SpaceX is working to break away from its rivals and become the undisputed leader in commercial spaceflight operations. However, the company’s efforts have continued to face significant pushback, especially from the rivals who look to stifle its success.
In a new twist to the never-ending saga, these rivals succeeded in dealing SpaceX a bit of a blow. Now, everything is potentially open again, marking the latest struggle between commercial spaceflight giants.
Everything Started So Rosily
As many recall, NASA has been making significant moves towards its mission to launch even more crews to the moon - and possibly even Mars in the nearest future. The agency had sent out a contract proposal, asking several private space companies to submit proposals on a lunar lander system to accompany its rockets.
SpaceX eventually won the contract, thanks partly to its ability to submit a much cheaper bid than its rivals - including Blue Origin and Dynetics. SpaceX's success primarily came from the fact that it is an independent entity. Most of its rivals are partnering with other companies, many of which are public. So, these partner companies have a more significant incentive to drive up prices and optimize their profits.
SpaceX, on the other hand, is working alone. So, the company can provide a much lower price and work on a cheaper tab. The company’s bid was priced at about $2.9 billion, while Blue Origin’s proposal carried a $5.9 billion price tag. Dynetics’ offer, although undisclosed, was believed to be even more expensive than that of Blue Origin.
NASA has struggled to get the money it needs for projects recently. According to a report from Planetary Society, it requested $3 billion for the lunar lander system from Congress, but it reportedly only got 25 percent of what it asked for. With NASA appearing to favor price over any other parameter, working with SpaceX seemed to be the logical choice.
Sadly, not everyone was thrilled that SpaceX managed to win this contract. Blue Origin and Dynetics filed a complaint with the United States Government Accountability Office (GAO), accusing NASA of moving the goalpost at a later hour to favor SpaceX.
Rivals Angry at the SpaceX Deal
In their protests, Blue Origin and Dynetics claimed that NASA had given SpaceX an unfair advantage, even asking the company to revise its proposal to better align with its budget. They also alleged that NASA allowed SpaceX to renegotiate its price without doing the same for them - especially since their proposals were more expensive than SpaceX’s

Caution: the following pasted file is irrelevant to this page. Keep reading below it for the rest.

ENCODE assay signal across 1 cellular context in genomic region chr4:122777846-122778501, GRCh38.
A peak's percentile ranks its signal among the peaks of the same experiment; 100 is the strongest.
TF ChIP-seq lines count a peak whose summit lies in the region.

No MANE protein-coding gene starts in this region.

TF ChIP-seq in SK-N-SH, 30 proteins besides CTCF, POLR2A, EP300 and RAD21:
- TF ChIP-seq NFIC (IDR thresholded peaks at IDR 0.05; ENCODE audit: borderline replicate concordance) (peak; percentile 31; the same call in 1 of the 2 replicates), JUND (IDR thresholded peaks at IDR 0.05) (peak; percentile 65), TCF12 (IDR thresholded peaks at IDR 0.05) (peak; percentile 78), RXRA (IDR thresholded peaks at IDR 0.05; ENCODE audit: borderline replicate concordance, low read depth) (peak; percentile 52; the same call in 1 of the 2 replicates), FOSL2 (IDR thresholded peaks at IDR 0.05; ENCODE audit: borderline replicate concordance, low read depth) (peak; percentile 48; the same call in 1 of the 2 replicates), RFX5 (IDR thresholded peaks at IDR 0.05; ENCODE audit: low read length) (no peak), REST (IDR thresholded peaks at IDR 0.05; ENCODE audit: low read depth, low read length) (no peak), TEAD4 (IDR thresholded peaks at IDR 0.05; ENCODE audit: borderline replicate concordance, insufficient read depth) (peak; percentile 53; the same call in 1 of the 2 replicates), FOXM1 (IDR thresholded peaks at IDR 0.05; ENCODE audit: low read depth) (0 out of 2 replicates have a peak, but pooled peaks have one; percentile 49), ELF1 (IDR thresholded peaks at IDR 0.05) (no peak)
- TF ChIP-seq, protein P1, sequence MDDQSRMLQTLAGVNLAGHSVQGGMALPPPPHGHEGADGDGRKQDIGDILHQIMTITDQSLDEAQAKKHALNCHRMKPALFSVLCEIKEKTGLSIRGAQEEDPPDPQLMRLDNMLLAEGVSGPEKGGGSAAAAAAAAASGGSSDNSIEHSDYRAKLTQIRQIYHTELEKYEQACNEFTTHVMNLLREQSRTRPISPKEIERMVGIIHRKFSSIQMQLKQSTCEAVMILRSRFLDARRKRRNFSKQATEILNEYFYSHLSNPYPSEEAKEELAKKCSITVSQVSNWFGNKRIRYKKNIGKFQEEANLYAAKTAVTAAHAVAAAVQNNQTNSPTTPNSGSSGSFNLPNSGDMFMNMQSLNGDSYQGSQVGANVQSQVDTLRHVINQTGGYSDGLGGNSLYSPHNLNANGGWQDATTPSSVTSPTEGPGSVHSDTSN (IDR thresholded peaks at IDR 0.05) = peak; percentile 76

While many believed that Blue Origin and Dynetics won’t get much audience with their complaints, it was evident that their connections would do something. Eventually, NASA had to tell SpaceX to halt work on the lunar lander system until the Government Accountability Office was done with its inquiry. The decision meant that SpaceX had to stop any work related to the project until the Office’s ruling, which would come at least on August 4, per a CNBC report.
What Does This Mean?
For now, it’s too soon to say. The Government Accountability Office will have a lot of work to do to revise the contract and get a proper ruling going, and that in itself will take time. The problem, for now, is what could happen if they find that NASA did indeed give SpaceX an unfair advantage.
If SpaceX’s contract gets revoked, Blue Origin and Dynetics could get the opportunity to modify their contracts and challenge SpaceX. As stated earlier, Blue Origin’s contract was $3 billion higher than SpaceX’s. Dynetics' undisclosed offer was even more expensive. With their obligations to profit-seeking partners, it is challenging to see how they can reduce their price quotes so much to match SpaceX. Still, they seem willing to take on the challenge.
SpaceX Isn’t Laying About
While the problem still lingers, SpaceX is moving on to its other projects. The company is notorious for being occupied across the board, and it won’t let this challenge pull it back.
Earlier this month, sources confirmed that Starlink - SpaceX’s satellite pet project- had been in talks with the Nigerian government to expand its program into the African country. With Nigeria still having a significant portion of its population without access to proper internet services, Starlink and SpaceX could have a massive opportunity across the board.
SpaceX also secured approval from the Federal Communications Commission (FCC) to launch several satellites in a lower orbit. At the very least, the approval shows that SpaceX will be able to continue with the Starlink project and see it through. Starlink already had over 500,000 pre-orders, showing that market sentiment for it is positive.
To be clear, the prevalent sentiment remains that SpaceX will be able to win NASA over, and the complaints filed by Blue Origin and Dynetics won’t amount to much. Still, it seems evident that SpaceX itself won’t be overly affected if the NASA deal ends up falling through.